In the several communities of Western Kansas above mentioned Carl Van Riper had his early experiences and acquired an education in the common schools. He graduated from the high school of Dodge City in the spring of 1900, following which he taught school a year at Minneola. In the fall and winter of 1901-2 he was in the business college at Salina, taking the shorthand and typewriting course. Returning to Dodge City, he entered the law office of Button & Scates, old practitioners of the county, and while doing their stenography applied himself diligently to the study of law. In 1905 he passed the successful bar examination and was admitted to practice, and then continued with the firm as an employe. In 1907 he entered upon his duties as county attorney, to which he had been elected in the preceding fall as the successor of Judge Finley. Mr. Van Riper proved a vigorous prosecutor and maintained to the full the record established by his predecessor against law violators, especially in the enforcement of the prohibitory law. Mr. Van Riper served two terms as attorney for Ford County. On retiring from office he formed a partnership with L. H. Madison, and the firm of Madison & Van Riper still exists and handles much of the legal business in the local courts, and Mr. Van Riper has also tried cases before the Supreme Court of Kansas and the Federal Court. While in the office of county attorney his first case was the prosecution of a party for stealing a white mule. After several continuances, and after the prosecuting witness and others had left the country, the case was finally dismissed.

Mr. Van Riper has been a figure in local politics for a number of years, is a republican and cast his first presidential vote for Roosevelt. He is a member of the Masonic Lodge and the Independent Order of Odd Fellows, and was superintendent of the Methodist Sunday School at Dodge City for six years, until he resigned in 1917. He is now a member of the board of trustees of the church. While a great deal may be expected from Mr. Van Riper in the future, since he is still a young man, his success has already been such as to constitute him a prominent lawyer and man of affairs. He owns some wheat land in Morton County and at 801 Fourth Avenue in Dodge City he has a modern home. This home was first built by him in 1905, and in 1916 he remodeled it, making a two-story, eight-room home, with concrete terrace and surrounded by a fine lawn and trees.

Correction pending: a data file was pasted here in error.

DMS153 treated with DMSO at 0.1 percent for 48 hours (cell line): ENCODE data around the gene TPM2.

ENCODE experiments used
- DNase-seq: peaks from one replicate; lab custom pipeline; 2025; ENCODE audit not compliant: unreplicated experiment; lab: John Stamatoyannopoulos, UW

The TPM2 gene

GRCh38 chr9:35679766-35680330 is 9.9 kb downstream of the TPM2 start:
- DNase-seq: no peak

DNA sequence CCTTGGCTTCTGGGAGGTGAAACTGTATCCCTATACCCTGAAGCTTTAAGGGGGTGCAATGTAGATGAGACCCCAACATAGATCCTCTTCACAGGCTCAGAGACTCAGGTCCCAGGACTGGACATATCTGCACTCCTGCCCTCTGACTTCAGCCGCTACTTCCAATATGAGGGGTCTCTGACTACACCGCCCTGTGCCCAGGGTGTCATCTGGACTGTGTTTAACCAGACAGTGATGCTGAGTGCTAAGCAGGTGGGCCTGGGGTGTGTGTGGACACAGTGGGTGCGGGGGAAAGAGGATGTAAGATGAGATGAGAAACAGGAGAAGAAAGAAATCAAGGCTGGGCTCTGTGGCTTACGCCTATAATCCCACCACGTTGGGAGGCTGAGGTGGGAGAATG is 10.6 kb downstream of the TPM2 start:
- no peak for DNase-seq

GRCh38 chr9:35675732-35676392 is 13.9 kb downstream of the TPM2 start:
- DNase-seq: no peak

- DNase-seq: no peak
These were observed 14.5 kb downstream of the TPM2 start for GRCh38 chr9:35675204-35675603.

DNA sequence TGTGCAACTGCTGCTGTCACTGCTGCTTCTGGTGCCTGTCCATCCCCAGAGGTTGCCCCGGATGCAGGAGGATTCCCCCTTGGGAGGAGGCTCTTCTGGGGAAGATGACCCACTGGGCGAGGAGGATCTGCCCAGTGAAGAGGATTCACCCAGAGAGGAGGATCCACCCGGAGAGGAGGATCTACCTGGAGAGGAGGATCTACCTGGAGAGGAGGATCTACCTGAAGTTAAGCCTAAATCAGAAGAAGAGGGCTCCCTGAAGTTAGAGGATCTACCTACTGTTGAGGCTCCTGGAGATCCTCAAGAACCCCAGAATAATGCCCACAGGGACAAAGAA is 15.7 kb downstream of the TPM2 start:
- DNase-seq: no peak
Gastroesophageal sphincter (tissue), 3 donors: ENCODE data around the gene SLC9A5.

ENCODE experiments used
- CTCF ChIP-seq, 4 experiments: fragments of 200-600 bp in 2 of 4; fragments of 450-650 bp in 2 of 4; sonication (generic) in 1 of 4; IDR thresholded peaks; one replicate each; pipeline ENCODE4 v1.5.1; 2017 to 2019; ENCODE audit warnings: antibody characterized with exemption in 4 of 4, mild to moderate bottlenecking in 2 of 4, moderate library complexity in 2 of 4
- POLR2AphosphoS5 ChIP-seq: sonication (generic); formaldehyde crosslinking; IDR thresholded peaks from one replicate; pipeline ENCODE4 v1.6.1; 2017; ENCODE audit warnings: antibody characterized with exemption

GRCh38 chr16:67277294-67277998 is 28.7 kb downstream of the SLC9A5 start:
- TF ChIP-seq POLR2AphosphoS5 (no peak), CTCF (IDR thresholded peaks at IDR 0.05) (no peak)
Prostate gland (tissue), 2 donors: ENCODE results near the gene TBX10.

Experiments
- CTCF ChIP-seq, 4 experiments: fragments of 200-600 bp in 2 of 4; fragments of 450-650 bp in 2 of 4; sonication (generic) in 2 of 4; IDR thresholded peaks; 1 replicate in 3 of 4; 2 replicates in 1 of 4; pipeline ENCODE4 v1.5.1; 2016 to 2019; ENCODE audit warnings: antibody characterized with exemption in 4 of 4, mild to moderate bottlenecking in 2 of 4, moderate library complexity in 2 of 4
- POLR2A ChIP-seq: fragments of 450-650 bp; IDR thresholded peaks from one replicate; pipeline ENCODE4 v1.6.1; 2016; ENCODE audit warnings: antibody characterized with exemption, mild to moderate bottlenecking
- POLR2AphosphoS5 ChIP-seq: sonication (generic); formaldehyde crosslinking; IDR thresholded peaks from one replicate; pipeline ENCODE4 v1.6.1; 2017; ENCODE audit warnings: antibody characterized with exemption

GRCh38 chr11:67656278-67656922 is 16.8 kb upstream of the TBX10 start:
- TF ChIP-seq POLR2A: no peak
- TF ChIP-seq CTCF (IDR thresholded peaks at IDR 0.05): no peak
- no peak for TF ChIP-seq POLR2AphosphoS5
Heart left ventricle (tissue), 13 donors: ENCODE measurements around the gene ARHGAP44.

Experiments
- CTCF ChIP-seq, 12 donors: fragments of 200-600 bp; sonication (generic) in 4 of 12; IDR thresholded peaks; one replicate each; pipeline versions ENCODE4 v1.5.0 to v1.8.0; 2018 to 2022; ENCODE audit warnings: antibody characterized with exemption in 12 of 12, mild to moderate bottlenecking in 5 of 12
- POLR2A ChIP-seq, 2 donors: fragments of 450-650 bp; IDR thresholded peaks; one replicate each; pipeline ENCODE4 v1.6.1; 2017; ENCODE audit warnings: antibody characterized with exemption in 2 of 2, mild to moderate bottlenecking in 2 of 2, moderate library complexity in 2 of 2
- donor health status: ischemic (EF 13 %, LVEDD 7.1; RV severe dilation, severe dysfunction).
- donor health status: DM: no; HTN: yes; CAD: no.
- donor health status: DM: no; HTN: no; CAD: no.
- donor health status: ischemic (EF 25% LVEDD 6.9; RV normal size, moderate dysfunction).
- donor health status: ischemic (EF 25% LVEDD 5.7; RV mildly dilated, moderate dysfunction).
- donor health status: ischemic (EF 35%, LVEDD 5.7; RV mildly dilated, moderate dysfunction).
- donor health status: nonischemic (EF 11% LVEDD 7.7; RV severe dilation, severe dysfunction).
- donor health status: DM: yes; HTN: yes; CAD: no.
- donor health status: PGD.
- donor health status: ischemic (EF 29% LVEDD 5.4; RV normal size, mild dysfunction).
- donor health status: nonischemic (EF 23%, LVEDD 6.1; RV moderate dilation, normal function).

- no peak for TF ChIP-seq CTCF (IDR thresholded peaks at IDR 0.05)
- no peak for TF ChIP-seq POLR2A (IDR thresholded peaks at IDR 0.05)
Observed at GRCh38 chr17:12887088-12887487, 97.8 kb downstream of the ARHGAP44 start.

On June 21, 1905, Mr. Van Riper married Miss Stella Imel, who was born in Jefferson County, Indiana, July 25, 1877. Her father, P. M. Imel, who was born in the same Indiana County October 24, 1847, is a pioneer merchant at Dodge City but now retired. His father, Thomas Imel, was a Virginian, while the grandfather, Peter Imel, was born in Germany and at an early day came with a brother and settled in Virginia. P. M. Imel married Margerite Lyon, daughter of William and Margerite Lyon, who were early settlers in Indiana, P. M. Imel's mother was Elizabeth Leatherberry, who died in Ford County, Kansas, in 1897, at the age of eighty-one. Her father, Thomas Leatherberry, came from England. Mrs. Van Riper was a teacher of the primary grade in the Second Ward School in Dodge City for eight years. Mr. and Mrs. Van Riper have one child, Ruth.


Transcribed from A Standard History of Kansas and Kansans, written and compiled by William E. Connelley, Secretary of the Kansas State Historical Society, Topeka. [Revised ed.] Chicago: Lewis Publishing Co., 1919, c1918. 5 v. (xlviii, 2530 p., [155] leaves of plates): ill., maps (some fold.), ports.; 27 cm.

Volume 4 - Table of Contents

Tom & Carolyn Ward